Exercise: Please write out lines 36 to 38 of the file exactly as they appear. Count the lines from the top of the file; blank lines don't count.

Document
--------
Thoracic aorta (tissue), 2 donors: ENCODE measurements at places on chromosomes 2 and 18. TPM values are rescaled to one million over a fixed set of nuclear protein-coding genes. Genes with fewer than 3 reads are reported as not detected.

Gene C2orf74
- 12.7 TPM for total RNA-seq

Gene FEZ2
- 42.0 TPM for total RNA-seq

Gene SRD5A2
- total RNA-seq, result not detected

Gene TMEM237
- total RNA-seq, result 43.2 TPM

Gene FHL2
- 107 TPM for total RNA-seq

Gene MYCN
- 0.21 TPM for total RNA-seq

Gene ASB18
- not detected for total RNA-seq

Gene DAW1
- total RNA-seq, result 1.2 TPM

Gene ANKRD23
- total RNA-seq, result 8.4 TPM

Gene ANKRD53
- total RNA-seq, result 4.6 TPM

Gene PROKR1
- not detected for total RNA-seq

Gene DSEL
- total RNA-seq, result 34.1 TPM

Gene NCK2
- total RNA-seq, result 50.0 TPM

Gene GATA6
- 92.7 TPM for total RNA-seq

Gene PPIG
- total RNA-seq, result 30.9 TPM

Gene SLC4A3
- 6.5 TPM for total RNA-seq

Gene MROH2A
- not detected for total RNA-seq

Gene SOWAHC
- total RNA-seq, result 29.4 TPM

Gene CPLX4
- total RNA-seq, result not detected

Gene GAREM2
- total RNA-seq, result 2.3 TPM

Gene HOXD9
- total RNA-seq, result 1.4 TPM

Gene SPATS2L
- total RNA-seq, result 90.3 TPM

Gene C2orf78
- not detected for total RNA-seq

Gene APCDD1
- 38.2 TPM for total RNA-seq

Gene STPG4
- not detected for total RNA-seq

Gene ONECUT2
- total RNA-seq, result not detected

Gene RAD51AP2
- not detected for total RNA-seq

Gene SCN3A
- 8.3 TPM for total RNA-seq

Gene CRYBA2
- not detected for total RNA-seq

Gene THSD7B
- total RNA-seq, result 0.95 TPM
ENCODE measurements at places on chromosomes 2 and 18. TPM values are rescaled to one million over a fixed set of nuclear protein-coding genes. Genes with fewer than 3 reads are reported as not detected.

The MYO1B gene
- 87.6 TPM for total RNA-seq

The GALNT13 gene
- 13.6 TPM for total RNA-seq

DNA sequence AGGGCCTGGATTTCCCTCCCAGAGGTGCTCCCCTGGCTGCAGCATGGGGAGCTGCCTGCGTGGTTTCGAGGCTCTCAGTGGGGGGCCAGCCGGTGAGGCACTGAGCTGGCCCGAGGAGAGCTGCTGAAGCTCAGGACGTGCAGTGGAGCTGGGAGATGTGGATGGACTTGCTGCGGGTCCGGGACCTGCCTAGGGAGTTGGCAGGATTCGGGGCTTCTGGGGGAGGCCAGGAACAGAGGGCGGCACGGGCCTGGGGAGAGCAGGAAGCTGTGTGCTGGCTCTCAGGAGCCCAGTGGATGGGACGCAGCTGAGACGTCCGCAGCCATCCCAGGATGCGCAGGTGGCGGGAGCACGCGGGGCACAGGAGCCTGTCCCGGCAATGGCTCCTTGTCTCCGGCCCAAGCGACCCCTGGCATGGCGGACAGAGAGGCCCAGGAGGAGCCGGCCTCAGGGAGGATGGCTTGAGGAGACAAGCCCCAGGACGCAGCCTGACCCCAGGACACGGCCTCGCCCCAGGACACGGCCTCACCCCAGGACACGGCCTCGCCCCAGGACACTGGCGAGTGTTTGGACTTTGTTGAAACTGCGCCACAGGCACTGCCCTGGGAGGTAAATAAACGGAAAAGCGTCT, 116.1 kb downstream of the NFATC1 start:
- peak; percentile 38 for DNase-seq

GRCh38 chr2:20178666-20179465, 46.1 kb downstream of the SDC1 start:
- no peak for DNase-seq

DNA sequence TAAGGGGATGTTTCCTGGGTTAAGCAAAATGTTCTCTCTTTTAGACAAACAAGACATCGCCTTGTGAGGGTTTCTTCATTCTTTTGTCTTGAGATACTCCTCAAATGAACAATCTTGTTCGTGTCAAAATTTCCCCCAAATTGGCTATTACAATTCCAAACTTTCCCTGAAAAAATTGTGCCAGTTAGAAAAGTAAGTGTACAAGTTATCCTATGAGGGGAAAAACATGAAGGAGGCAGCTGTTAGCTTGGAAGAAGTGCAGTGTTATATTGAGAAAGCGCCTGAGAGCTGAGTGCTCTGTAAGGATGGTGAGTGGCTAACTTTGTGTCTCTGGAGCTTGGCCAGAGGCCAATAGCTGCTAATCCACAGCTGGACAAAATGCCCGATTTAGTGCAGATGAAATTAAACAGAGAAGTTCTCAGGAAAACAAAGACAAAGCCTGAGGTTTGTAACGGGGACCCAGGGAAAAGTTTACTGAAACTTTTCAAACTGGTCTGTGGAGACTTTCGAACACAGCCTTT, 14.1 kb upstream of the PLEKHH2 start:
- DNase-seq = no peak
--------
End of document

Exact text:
Gene SOWAHC
- total RNA-seq, result 29.4 TPM

Gene CPLX4